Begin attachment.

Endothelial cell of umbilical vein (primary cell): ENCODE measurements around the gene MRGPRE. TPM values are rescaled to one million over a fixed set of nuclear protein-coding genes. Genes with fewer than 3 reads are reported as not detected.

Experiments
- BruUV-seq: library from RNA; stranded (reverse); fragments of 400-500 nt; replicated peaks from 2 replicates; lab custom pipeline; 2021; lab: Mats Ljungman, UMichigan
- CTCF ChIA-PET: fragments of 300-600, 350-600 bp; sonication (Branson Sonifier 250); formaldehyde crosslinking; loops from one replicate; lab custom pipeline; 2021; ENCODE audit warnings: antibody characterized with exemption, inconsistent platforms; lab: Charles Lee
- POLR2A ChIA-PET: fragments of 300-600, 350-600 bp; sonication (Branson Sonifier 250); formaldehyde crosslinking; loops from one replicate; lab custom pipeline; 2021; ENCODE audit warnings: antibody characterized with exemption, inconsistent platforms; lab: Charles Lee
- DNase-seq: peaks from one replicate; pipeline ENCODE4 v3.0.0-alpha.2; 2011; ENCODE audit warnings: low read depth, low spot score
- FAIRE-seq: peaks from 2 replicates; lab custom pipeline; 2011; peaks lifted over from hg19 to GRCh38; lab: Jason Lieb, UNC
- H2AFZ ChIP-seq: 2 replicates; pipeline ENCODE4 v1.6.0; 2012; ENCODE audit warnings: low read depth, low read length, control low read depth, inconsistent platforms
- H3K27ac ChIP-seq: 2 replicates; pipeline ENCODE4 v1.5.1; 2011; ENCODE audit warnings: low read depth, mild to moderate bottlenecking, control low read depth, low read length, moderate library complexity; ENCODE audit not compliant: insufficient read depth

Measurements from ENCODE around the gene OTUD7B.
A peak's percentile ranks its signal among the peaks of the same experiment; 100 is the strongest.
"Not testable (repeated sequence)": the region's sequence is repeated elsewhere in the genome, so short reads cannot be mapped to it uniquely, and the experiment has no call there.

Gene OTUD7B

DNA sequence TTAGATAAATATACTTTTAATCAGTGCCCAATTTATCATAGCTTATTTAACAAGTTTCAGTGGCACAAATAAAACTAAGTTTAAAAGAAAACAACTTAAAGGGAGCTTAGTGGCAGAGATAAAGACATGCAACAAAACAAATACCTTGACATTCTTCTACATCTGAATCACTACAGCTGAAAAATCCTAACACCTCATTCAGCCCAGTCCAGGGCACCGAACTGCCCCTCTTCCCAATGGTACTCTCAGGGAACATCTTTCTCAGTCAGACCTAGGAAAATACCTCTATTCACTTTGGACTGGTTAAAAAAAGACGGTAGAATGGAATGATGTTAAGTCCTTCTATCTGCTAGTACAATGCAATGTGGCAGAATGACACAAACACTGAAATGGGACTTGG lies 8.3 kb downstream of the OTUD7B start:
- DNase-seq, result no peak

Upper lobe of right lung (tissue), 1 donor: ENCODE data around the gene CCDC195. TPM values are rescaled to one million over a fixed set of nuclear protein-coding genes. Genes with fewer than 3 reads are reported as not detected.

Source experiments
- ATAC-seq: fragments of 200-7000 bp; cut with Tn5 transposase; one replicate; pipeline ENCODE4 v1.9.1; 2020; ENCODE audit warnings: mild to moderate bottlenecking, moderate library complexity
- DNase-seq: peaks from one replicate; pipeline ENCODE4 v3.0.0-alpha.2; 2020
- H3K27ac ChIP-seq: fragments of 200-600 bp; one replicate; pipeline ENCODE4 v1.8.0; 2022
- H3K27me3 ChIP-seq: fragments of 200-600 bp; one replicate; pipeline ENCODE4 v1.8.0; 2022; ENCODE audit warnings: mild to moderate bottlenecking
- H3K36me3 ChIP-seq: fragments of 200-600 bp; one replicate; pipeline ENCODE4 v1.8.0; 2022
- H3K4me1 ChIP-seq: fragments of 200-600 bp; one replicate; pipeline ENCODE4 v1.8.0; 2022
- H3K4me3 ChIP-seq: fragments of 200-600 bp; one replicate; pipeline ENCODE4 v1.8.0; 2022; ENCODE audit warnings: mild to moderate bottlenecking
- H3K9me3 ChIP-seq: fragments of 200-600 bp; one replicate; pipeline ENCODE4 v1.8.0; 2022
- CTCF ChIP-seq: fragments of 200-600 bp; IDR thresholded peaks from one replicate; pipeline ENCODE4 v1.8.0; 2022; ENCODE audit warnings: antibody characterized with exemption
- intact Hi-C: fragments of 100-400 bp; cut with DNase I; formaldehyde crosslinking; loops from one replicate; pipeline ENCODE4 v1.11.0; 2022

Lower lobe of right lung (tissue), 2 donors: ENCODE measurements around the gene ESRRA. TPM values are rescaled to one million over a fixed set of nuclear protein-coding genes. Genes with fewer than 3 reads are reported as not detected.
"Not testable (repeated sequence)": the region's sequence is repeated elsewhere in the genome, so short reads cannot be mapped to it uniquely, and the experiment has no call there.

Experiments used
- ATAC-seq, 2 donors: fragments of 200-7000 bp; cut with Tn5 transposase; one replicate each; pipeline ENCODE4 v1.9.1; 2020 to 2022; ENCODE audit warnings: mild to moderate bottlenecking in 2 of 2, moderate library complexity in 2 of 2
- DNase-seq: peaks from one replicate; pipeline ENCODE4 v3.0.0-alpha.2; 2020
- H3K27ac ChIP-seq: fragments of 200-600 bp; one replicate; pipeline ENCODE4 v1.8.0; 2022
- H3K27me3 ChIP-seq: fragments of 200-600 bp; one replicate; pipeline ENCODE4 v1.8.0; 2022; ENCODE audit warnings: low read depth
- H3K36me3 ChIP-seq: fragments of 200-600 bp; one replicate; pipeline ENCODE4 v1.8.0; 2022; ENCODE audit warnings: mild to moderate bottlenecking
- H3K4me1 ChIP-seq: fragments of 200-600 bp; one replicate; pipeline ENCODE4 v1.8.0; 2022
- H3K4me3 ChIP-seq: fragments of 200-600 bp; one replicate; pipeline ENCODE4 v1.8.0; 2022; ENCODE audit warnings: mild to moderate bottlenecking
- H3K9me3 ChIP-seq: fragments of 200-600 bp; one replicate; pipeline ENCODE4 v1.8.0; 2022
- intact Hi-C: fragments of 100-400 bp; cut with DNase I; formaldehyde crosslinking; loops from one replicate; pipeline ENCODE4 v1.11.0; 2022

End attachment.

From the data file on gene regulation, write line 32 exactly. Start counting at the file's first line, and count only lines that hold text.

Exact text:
- DNase-seq: peaks from one replicate; pipeline ENCODE4 v3.0.0-alpha.2; 2020